Study objective: Description of the development of a community-based weaning unit and the outcomes from that unit.
Design: Review of admissions, classified by etiology of ventilator dependence, with attention to disposition, length of stay, and time to wean.
Setting: Long-term acute-care facility in Worcester, Mass.
Patients: Two hundred seventy-eight ventilator-dependent patients admitted to a ventilator unit from 1988 through May 1995. Admissions criteria did not include prognostic considerations.
Interventions: Selected patients were entered into a formal weaning program beginning in 1992.
Measurements: Through the study period, there was a substantial growth in annual admissions, primarily due to increases in patients surviving a catastrophic acute illness. Overall, 107 of 278 (38%) patients were liberated from mechanical ventilation for at least 7 consecutive days and nights. Of the patients admitted 1993 to 1995, 31% died, 20% were discharged to a long-term care facility, 29% returned home, and 18% either remained as residents of the unit or had been transferred to acute-care facilities and were unavailable for follow-up. The highest weaning success was seen in patients with ventilator dependence from postoperative causes (58%) and acute lung injury (57%); the least success was seen in patients with ventilator dependence from COPD and neuromuscular diseases (22% each). The average time from admission to weaning fell within each diagnostic category throughout the study period.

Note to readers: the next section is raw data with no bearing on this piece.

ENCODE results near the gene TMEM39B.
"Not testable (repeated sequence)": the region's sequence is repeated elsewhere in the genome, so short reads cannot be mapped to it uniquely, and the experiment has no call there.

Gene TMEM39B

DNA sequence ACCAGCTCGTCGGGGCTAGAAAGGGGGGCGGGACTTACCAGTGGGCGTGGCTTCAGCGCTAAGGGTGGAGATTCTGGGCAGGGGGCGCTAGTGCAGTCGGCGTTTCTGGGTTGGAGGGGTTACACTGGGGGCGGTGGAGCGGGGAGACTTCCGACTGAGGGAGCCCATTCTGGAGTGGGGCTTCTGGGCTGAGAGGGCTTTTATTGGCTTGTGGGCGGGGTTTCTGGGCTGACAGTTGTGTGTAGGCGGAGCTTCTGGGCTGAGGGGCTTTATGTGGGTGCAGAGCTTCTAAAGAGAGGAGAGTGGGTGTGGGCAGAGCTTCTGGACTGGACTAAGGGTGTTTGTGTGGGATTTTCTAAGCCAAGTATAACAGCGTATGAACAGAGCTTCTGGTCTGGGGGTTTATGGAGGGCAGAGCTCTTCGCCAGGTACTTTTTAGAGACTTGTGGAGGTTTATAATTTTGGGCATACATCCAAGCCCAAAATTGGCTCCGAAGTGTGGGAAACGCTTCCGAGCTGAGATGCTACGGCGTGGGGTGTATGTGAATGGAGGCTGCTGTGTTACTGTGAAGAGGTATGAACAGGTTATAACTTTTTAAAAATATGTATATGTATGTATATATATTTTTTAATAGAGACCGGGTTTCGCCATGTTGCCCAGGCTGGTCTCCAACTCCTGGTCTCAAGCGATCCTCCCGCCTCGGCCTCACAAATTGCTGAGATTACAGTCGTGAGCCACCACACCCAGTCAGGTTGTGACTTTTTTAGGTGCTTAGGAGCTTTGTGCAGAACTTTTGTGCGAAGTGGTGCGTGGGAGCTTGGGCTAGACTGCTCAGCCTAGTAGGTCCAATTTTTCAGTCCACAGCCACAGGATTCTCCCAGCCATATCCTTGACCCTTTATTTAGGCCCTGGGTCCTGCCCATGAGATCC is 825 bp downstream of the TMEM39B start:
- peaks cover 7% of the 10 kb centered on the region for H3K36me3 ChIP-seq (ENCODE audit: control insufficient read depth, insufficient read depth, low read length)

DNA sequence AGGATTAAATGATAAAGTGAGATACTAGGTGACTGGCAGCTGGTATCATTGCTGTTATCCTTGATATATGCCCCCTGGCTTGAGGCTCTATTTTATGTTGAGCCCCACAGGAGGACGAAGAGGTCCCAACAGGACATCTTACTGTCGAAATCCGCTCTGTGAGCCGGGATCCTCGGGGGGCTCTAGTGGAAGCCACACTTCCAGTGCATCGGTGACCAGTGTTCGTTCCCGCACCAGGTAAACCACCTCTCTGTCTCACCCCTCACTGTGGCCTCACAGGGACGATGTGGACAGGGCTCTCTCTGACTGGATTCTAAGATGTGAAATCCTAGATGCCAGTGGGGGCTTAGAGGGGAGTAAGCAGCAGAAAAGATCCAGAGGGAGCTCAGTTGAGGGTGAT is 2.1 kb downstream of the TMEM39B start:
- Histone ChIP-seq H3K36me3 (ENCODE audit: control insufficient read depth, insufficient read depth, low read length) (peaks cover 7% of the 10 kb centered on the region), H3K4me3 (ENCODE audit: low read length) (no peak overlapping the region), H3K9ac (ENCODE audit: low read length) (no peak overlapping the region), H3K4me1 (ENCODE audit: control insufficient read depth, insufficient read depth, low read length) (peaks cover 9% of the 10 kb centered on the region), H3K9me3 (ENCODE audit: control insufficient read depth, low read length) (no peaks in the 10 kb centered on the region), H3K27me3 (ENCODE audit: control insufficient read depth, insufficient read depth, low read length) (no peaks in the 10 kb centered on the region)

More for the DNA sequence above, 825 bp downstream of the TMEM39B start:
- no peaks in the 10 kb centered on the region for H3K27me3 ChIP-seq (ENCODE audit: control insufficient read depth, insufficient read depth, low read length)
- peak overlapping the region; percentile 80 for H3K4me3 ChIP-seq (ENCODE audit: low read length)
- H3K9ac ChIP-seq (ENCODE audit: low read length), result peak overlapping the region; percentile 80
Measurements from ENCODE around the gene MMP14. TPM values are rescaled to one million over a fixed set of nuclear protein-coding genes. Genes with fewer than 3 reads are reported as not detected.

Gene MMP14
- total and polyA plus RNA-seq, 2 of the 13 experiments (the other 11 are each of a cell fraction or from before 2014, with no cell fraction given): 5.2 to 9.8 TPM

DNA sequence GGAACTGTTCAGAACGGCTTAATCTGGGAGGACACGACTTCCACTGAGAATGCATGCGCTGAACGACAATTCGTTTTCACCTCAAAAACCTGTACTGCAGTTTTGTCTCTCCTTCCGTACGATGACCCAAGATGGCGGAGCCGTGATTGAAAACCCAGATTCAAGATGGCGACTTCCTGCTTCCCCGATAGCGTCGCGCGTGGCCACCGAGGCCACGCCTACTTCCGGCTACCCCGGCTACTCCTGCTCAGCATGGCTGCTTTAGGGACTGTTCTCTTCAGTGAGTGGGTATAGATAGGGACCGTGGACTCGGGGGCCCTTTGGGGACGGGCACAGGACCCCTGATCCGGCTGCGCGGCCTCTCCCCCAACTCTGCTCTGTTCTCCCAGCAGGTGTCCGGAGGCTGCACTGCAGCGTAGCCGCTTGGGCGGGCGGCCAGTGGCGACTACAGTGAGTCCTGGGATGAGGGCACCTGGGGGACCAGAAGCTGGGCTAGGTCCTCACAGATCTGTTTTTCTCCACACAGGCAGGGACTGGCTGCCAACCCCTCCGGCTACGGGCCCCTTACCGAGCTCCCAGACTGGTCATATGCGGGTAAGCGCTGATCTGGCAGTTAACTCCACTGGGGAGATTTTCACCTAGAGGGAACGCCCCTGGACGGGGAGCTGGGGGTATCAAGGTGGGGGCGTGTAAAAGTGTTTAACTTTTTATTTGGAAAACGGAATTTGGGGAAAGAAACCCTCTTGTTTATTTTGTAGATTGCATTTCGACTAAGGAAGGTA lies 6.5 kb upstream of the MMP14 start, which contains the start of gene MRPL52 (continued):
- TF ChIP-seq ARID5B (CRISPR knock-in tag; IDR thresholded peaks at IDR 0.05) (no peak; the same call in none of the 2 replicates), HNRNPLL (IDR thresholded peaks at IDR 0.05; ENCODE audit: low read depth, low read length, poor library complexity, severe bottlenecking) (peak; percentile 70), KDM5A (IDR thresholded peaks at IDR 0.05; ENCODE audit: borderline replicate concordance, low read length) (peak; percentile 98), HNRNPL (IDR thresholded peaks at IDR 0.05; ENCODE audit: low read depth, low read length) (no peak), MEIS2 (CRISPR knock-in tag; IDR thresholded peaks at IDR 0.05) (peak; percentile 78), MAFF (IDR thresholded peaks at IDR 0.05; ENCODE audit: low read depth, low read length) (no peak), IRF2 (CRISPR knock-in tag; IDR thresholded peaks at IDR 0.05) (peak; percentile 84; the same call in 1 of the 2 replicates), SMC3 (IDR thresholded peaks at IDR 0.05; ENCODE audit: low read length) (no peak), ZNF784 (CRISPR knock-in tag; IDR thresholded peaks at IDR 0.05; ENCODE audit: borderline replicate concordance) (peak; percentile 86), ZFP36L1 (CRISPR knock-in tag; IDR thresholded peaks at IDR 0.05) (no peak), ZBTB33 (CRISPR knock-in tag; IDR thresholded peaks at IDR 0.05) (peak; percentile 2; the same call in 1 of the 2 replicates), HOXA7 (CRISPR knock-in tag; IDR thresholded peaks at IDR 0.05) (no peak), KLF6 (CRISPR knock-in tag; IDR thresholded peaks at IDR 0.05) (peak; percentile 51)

Conclusions: Rehabilitation-based ventilator weaning units play an important role in the spectrum of medical care necessary in population centers. Excellent results can result from community-based units with open admissions policies.